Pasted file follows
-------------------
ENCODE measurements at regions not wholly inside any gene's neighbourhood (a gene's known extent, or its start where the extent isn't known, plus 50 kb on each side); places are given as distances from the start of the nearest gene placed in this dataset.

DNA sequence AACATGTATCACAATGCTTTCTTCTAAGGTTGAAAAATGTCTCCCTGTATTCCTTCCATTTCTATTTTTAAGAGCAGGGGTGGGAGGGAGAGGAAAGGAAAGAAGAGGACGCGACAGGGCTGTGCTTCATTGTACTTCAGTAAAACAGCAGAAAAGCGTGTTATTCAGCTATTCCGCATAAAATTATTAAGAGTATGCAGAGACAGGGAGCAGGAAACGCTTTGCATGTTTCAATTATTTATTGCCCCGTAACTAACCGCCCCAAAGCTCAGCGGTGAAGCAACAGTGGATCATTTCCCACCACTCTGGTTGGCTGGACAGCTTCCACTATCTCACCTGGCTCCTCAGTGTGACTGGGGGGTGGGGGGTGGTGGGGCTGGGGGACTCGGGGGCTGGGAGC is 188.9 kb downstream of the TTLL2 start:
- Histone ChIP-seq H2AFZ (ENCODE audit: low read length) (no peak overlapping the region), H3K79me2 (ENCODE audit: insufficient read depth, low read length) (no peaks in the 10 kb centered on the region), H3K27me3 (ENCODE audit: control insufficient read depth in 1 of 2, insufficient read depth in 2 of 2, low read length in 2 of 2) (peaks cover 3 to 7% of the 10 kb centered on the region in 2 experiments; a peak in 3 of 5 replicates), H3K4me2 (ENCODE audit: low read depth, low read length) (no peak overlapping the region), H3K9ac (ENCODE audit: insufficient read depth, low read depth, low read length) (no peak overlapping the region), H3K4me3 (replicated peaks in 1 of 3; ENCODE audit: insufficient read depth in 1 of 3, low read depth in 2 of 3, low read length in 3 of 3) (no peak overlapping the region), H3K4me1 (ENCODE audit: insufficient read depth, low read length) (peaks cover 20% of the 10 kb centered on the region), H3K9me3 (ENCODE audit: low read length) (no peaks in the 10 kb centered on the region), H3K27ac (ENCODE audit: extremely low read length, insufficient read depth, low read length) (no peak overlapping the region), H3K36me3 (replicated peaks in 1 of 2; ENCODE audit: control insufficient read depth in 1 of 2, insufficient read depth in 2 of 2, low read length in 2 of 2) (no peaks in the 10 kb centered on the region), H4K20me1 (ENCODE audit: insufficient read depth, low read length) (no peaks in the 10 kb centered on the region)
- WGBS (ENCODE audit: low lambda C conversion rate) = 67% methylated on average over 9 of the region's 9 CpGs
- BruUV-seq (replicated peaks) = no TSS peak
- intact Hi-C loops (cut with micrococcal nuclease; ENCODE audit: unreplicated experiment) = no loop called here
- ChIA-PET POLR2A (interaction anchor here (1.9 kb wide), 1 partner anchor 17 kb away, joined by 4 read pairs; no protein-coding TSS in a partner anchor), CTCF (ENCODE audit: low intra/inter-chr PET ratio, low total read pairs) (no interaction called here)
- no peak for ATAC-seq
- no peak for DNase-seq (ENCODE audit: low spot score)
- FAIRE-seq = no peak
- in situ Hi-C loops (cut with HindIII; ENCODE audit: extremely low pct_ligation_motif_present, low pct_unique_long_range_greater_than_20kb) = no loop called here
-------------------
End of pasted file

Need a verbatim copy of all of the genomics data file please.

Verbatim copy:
ENCODE measurements at regions not wholly inside any gene's neighbourhood (a gene's known extent, or its start where the extent isn't known, plus 50 kb on each side); places are given as distances from the start of the nearest gene placed in this dataset.

DNA sequence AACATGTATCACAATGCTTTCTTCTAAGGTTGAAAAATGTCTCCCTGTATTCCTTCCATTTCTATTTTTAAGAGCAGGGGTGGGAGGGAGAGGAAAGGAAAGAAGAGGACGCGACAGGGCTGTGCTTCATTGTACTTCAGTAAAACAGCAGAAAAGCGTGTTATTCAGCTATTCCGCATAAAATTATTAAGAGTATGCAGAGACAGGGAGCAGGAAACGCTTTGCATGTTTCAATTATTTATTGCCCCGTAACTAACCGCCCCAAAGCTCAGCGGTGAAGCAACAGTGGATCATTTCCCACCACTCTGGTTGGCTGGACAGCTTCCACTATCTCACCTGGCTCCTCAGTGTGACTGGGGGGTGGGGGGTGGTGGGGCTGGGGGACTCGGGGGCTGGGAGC is 188.9 kb downstream of the TTLL2 start:
- Histone ChIP-seq H2AFZ (ENCODE audit: low read length) (no peak overlapping the region), H3K79me2 (ENCODE audit: insufficient read depth, low read length) (no peaks in the 10 kb centered on the region), H3K27me3 (ENCODE audit: control insufficient read depth in 1 of 2, insufficient read depth in 2 of 2, low read length in 2 of 2) (peaks cover 3 to 7% of the 10 kb centered on the region in 2 experiments; a peak in 3 of 5 replicates), H3K4me2 (ENCODE audit: low read depth, low read length) (no peak overlapping the region), H3K9ac (ENCODE audit: insufficient read depth, low read depth, low read length) (no peak overlapping the region), H3K4me3 (replicated peaks in 1 of 3; ENCODE audit: insufficient read depth in 1 of 3, low read depth in 2 of 3, low read length in 3 of 3) (no peak overlapping the region), H3K4me1 (ENCODE audit: insufficient read depth, low read length) (peaks cover 20% of the 10 kb centered on the region), H3K9me3 (ENCODE audit: low read length) (no peaks in the 10 kb centered on the region), H3K27ac (ENCODE audit: extremely low read length, insufficient read depth, low read length) (no peak overlapping the region), H3K36me3 (replicated peaks in 1 of 2; ENCODE audit: control insufficient read depth in 1 of 2, insufficient read depth in 2 of 2, low read length in 2 of 2) (no peaks in the 10 kb centered on the region), H4K20me1 (ENCODE audit: insufficient read depth, low read length) (no peaks in the 10 kb centered on the region)
- WGBS (ENCODE audit: low lambda C conversion rate) = 67% methylated on average over 9 of the region's 9 CpGs
- BruUV-seq (replicated peaks) = no TSS peak
- intact Hi-C loops (cut with micrococcal nuclease; ENCODE audit: unreplicated experiment) = no loop called here
- ChIA-PET POLR2A (interaction anchor here (1.9 kb wide), 1 partner anchor 17 kb away, joined by 4 read pairs; no protein-coding TSS in a partner anchor), CTCF (ENCODE audit: low intra/inter-chr PET ratio, low total read pairs) (no interaction called here)
- no peak for ATAC-seq
- no peak for DNase-seq (ENCODE audit: low spot score)
- FAIRE-seq = no peak
- in situ Hi-C loops (cut with HindIII; ENCODE audit: extremely low pct_ligation_motif_present, low pct_unique_long_range_greater_than_20kb) = no loop called here